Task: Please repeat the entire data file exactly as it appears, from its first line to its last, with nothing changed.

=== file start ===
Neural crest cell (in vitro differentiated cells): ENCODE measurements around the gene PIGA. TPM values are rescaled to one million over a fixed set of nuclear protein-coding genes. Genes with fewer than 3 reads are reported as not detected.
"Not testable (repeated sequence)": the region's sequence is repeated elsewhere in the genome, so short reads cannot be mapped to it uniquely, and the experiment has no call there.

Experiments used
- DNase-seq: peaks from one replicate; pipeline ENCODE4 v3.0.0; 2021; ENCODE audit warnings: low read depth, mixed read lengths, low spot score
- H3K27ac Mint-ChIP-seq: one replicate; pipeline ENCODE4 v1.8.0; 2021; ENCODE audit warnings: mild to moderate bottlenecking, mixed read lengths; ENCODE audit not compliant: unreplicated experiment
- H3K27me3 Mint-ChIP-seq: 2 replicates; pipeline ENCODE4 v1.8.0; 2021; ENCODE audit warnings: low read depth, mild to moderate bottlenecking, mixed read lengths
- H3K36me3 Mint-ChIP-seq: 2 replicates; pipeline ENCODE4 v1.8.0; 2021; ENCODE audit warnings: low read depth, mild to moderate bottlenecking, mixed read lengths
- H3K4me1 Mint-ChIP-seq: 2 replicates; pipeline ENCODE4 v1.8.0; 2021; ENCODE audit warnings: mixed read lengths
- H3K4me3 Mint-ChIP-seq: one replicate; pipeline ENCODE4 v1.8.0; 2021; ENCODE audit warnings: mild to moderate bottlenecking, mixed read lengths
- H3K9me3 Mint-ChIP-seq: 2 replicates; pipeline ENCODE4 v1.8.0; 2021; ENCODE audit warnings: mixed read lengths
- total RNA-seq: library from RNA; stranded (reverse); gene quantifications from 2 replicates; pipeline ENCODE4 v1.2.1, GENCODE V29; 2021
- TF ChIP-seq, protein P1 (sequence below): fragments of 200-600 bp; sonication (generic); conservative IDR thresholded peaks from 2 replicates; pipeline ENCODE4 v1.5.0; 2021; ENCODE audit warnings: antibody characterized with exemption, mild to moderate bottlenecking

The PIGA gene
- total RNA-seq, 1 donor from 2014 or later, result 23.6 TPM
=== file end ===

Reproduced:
Neural crest cell (in vitro differentiated cells): ENCODE measurements around the gene PIGA. TPM values are rescaled to one million over a fixed set of nuclear protein-coding genes. Genes with fewer than 3 reads are reported as not detected.
"Not testable (repeated sequence)": the region's sequence is repeated elsewhere in the genome, so short reads cannot be mapped to it uniquely, and the experiment has no call there.

Experiments used
- DNase-seq: peaks from one replicate; pipeline ENCODE4 v3.0.0; 2021; ENCODE audit warnings: low read depth, mixed read lengths, low spot score
- H3K27ac Mint-ChIP-seq: one replicate; pipeline ENCODE4 v1.8.0; 2021; ENCODE audit warnings: mild to moderate bottlenecking, mixed read lengths; ENCODE audit not compliant: unreplicated experiment
- H3K27me3 Mint-ChIP-seq: 2 replicates; pipeline ENCODE4 v1.8.0; 2021; ENCODE audit warnings: low read depth, mild to moderate bottlenecking, mixed read lengths
- H3K36me3 Mint-ChIP-seq: 2 replicates; pipeline ENCODE4 v1.8.0; 2021; ENCODE audit warnings: low read depth, mild to moderate bottlenecking, mixed read lengths
- H3K4me1 Mint-ChIP-seq: 2 replicates; pipeline ENCODE4 v1.8.0; 2021; ENCODE audit warnings: mixed read lengths
- H3K4me3 Mint-ChIP-seq: one replicate; pipeline ENCODE4 v1.8.0; 2021; ENCODE audit warnings: mild to moderate bottlenecking, mixed read lengths
- H3K9me3 Mint-ChIP-seq: 2 replicates; pipeline ENCODE4 v1.8.0; 2021; ENCODE audit warnings: mixed read lengths
- total RNA-seq: library from RNA; stranded (reverse); gene quantifications from 2 replicates; pipeline ENCODE4 v1.2.1, GENCODE V29; 2021
- TF ChIP-seq, protein P1 (sequence below): fragments of 200-600 bp; sonication (generic); conservative IDR thresholded peaks from 2 replicates; pipeline ENCODE4 v1.5.0; 2021; ENCODE audit warnings: antibody characterized with exemption, mild to moderate bottlenecking

The PIGA gene
- total RNA-seq, 1 donor from 2014 or later, result 23.6 TPM